1.4. Third Branch--ADFL Military

At the local level, the Alliance military often appears to be the only entity with real authority and the ability to make final decisions. Early in the civil war, identifiable military commanders were assigned to Goma, Bukavu, and Kisangani. As the Alliance offensive rapidly advanced, however, top military commanders moved westward and lines of authority in the eastern provinces became unclear. NGOs in eastern Zaire no longer know which specific military officials to address regarding operational and humanitarian problems, such as abuses against civilians, disappearance of a local staff member, military restrictions on humanitarian operations, etc. ...

2 > ADFL Military

2.1. Local Perceptions of Military

Zairians in North and South Kivu told USCR that they remain pleased that they can now walk freely about town without fear of harassment by Mobutu's Armed Forces of Zaire (FAZ). Several Zairians noted, for example, that they regularly wear wrist watches for the first time because the constant threat of extortion is gone.

Since mid-April, however, a marked decline in troop discipline has occurred, according to locals and expatriates. In Goma, troop misconduct coincided with Kabila's relocation to Lumbumbashi in April. Soldiers have reportedly remained unpaid and have increasingly resorted to bribes, petty corruption, and settling personal scores. Many eastern Zairians expressed fear that top Alliance officials are preoccupied with power in Kinshasa, and that with senior military commanders and their best troops deployed westward, soldiers in the east are left to operate outside strict lines of command, without proper controls. Kabila's control over his troops is questionable.

A widespread perception exists among Zairians that power within the Alliance military remains concentrated in the hands of the Tutsi minority, specifically the Banyamulenge who formed the core of Kabila's fighting force in 1996. This perception has aggravated ethnic tensions.

2.2. Tensions Within ADFL Military--Lack of Cohesion

Soldiers from different regions or ethnic groups (Katangese, Banyamulenge, Kasindians, etc.) are not well integrated within the ADFL military and tend to operate independently of each other. This creates a serious potential for infighting among Alliance forces. Some Zairians told USCR that their young men continued to enlist in the ADFL military by the thousands in order to support Kabila in the short-run and to "overthrow the Banyamulenge" in the long-run. ...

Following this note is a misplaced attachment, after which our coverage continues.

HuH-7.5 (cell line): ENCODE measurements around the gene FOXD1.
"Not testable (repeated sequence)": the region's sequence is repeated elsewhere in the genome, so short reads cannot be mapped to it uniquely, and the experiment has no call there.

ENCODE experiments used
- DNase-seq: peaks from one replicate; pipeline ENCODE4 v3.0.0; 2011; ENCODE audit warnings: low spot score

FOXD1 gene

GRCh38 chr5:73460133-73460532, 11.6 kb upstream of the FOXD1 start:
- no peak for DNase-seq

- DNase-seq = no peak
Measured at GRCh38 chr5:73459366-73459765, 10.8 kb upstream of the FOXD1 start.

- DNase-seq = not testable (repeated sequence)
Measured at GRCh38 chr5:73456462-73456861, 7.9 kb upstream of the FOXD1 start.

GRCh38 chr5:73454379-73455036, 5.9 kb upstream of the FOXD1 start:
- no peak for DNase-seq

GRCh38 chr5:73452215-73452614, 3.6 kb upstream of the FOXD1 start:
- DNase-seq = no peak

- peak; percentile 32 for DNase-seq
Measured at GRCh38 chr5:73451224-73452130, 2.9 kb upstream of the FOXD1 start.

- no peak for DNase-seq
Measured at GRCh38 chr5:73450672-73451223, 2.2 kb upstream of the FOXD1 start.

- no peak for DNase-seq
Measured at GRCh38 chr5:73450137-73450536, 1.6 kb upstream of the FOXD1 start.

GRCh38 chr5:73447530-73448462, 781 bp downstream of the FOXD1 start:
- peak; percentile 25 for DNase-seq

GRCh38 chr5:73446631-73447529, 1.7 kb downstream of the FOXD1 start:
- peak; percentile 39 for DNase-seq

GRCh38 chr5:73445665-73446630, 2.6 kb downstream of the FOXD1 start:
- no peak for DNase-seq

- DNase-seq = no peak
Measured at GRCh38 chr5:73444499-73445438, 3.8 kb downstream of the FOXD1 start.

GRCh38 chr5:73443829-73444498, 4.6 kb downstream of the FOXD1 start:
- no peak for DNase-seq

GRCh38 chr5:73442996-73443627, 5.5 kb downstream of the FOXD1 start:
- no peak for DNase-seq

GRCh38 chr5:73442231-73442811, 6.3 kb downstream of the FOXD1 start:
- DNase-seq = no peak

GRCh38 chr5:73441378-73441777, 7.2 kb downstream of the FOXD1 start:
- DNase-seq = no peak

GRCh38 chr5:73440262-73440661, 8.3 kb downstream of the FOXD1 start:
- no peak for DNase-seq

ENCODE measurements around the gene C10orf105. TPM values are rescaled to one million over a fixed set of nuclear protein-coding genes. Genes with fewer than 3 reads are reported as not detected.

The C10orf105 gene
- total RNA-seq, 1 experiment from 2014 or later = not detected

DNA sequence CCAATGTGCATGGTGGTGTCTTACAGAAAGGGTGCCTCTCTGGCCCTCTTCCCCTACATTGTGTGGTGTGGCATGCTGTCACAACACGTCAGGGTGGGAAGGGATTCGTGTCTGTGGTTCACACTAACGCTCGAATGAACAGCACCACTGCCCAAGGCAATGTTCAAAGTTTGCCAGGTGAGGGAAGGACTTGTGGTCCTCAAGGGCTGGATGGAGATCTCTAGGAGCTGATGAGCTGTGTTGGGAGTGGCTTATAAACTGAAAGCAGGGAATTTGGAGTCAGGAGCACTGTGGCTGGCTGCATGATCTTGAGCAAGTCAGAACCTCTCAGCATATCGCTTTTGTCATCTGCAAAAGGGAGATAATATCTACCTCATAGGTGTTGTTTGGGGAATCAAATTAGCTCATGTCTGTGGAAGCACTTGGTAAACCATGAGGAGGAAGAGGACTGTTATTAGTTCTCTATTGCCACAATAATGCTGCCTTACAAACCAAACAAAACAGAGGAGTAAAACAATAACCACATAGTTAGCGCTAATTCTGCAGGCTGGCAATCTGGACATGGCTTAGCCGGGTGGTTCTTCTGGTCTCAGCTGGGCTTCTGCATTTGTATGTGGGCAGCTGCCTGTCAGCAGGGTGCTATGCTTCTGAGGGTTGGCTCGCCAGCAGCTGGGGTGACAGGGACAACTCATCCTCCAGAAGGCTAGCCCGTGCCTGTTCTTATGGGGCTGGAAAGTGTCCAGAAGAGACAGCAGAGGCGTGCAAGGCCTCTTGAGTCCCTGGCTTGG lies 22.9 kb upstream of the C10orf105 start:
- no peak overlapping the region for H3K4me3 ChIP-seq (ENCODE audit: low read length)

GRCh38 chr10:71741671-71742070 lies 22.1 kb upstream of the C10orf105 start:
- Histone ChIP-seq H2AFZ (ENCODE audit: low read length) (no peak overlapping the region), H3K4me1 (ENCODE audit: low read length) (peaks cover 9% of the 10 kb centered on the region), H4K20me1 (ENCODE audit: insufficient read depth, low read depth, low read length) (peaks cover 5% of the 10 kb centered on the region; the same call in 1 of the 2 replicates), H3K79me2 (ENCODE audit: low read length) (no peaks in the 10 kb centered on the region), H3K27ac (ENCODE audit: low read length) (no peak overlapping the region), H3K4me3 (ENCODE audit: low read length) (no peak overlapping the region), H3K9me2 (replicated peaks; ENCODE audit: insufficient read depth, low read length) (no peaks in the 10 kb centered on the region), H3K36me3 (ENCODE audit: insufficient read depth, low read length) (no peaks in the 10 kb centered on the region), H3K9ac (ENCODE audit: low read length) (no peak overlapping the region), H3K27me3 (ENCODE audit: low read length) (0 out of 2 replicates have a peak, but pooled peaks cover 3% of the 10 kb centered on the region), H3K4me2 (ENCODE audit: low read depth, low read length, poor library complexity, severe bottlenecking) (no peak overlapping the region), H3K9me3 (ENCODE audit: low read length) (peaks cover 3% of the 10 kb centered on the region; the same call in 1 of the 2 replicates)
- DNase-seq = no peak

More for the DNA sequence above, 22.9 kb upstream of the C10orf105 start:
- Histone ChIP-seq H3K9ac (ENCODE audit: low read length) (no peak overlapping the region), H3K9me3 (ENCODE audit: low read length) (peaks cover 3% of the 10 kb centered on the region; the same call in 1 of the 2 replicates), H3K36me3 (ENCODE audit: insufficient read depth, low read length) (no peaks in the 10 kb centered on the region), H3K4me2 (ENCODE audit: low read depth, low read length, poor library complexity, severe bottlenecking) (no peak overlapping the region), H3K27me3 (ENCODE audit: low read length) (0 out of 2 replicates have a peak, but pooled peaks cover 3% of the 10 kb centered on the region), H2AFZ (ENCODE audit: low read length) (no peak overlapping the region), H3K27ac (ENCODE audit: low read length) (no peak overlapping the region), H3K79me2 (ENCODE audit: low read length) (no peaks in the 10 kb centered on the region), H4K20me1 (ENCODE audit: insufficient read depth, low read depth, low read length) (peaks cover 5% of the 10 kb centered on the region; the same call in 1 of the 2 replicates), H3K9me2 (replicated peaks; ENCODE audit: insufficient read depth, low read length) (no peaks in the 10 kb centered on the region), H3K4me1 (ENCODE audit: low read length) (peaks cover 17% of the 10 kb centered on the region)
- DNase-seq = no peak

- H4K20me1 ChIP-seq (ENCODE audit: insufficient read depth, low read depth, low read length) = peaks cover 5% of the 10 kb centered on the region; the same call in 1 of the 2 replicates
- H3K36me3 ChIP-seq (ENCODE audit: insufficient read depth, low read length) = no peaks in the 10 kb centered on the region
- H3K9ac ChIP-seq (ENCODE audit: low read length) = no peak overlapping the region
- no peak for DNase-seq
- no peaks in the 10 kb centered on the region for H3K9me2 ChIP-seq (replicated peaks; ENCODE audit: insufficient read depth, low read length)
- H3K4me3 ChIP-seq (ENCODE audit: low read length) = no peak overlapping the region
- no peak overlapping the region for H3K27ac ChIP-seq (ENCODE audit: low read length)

2.3. Security Concerns of ADFL Troops, Rwandan Refugees, and Local Zairians

Less than a year ago, a campaign of "ethnic cleansing" by the FAZ, Zairian Hutu militia, the Interahamwe, and the former Rwandan military (ex-FAR) expelled virtually all Tutsi from North Kivu and threatened to push Banyamulenge Tutsi from South Kivu. In the aftermath of the civil war, the prevailing psychology on the ground is that "the tables have turned."

In North Kivu, many Alliance soldiers seem intent on settling old scores against local Zairian Hutu and Rwandan Hutu refugees. Alliance troops reportedly have killed Hutu militia who were previously involved in "cleansing" Tutsi from eastern Zaire, have burned numerous Hutu villages, and have killed refugees. In South Kivu, Banyamulenge troops appear to be particularly hardline. There is reason to believe they are systematically attempting to eliminate many refugees before they can return to Rwanda (see sections 3 and 4).

According to local Zairians and aid agencies, pockets of Interahamwe and ex-FAR persist among the refugees dispersed throughout eastern Zaire. ADFL soldiers continue to view them as a military threat and tend to regard Zairians who help refugees as "collaborating" with the enemy. Alliance soldiers have threatened Zairians or attacked Zairian Hutu villages accused of aiding Interahamwe.

While average Zairians in the east continued to voice support for Kabila, many deeply resented Banyamulenge soldiers. Some Zairians insisted that the soldiers constituted a foreign occupation force, although Banyamulenge have lived in Zaire for generations. Several Zairians told USCR that thousands of young men continued to enlist in the ADFL in order to rectify the perceived ethnic imbalance in the Alliance. The majority of current Alliance troops are non-Banyamulenge. Eastern Zairians, however, continue to believe that Banyamulenge wield military power disproportionate to their numbers. ...